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C++ Exercises: Check a number is a Happy or not

C++ Numbers: Exercise-16 with Solution

Write a program in C++ to check a number is a Happy or not.

Sample Solution:

C++ Code :

#include <bits/stdc++.h>
using namespace std;
int SumOfSquNum(int givno)
{
    int SumOfSqr = 0;
    while (givno)
    {
        SumOfSqr += (givno % 10) * (givno % 10);
        givno /= 10;
    }
    return SumOfSqr;
}
bool checkHappy(int chkhn)
{
    int slno, fstno;
    slno = fstno = chkhn;
    do
    {
        slno = SumOfSquNum(slno);
        fstno = SumOfSquNum(SumOfSquNum(fstno));
    }
    while (slno != fstno);
    return (slno == 1);
}
int main()
{
int hyno;
 cout << "\n\n Check whether a number is Happy number or not: \n";
 cout << " ---------------------------------------------------\n";
 cout << " Input a number: ";
 cin >> hyno;

    if (checkHappy(hyno))
        cout << hyno << " is a Happy number\n";
    else
        cout << hyno << " is not a Happy number\n";
}

Sample Output:

 Check whether a number is Happy number or not:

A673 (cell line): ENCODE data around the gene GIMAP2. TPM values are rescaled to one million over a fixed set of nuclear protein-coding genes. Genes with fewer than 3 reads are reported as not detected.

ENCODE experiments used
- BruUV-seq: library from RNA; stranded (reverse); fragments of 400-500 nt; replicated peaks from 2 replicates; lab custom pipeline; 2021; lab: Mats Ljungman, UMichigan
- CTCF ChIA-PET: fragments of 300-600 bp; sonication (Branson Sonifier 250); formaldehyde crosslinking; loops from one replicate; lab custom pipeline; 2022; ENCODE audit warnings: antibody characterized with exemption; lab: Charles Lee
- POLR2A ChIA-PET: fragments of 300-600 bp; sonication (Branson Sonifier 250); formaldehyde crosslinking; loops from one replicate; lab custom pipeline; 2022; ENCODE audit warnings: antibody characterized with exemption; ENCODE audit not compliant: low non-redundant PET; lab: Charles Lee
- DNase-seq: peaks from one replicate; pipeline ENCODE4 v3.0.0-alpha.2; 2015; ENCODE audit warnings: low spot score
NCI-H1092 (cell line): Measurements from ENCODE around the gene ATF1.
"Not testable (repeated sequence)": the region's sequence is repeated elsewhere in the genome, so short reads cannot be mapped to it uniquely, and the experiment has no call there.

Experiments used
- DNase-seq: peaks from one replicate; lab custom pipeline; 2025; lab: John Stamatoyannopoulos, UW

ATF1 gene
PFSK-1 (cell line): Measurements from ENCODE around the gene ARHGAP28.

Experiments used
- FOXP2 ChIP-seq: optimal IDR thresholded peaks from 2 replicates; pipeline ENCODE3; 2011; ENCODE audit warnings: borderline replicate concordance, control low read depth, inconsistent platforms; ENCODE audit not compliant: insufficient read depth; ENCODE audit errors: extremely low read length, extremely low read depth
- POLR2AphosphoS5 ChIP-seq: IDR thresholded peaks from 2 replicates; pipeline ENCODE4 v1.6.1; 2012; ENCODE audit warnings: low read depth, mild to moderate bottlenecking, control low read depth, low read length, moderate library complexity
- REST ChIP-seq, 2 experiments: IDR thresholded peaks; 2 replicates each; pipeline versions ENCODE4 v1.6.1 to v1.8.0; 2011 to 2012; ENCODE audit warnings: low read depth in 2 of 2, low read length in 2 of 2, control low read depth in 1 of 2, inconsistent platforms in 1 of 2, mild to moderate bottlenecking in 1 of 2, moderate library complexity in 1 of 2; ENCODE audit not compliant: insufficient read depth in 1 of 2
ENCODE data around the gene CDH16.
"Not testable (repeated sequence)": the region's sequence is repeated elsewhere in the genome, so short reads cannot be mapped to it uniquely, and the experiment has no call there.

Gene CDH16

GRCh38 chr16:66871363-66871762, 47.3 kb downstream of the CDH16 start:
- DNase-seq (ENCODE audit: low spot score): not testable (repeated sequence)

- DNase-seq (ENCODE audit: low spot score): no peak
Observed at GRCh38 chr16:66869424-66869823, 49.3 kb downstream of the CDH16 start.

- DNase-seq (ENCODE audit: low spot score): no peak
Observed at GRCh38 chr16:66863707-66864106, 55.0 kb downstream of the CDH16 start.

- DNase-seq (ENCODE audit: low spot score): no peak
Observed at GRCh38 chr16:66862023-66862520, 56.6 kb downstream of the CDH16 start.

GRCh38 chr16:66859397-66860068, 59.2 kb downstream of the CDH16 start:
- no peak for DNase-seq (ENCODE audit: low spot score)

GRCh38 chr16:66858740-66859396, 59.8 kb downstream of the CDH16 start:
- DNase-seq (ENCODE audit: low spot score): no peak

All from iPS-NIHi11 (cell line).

---------------------------------------------------                                                 
 Input a number: 23                                                                                  
23 is a Happy number

Flowchart:

Flowchart: Display the first 10 catlan numbers
Flowchart: Display the first 10 catlan numbers
Flowchart: Display the first 10 catlan numbers

C++ Code Editor:

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C++ Programming: Tips of the Day

How to use the PI constant in C++?

On some (especially older) platforms (see the comments below) you might need to

#define _USE_MATH_DEFINES and then include the necessary header file:
#include<math.h>

and the value of pi can be accessed via:

M_PI

In math.h (2014) it is defined as:

# define M_PI           3.14159265358979323846  /* pi */

but check your math.h for more. An extract from the "old" math.h (in 2009):

/* Define _USE_MATH_DEFINES before including math.h to expose these macro
 * definitions for common math constants.  These are placed under an #ifdef 
 * since these commonly-defined names are not part of the C/C++ standards.
 */

However:

  1. on newer platforms (at least on my 64 bit Ubuntu 14.04) I do not need to define the _USE_MATH_DEFINES
  2. On (recent) Linux platforms there are long double values too provided as a GNU Extension:
# define M_PIl          3.14159265358979323846

Ref: https://bit.ly/3G4BgzQ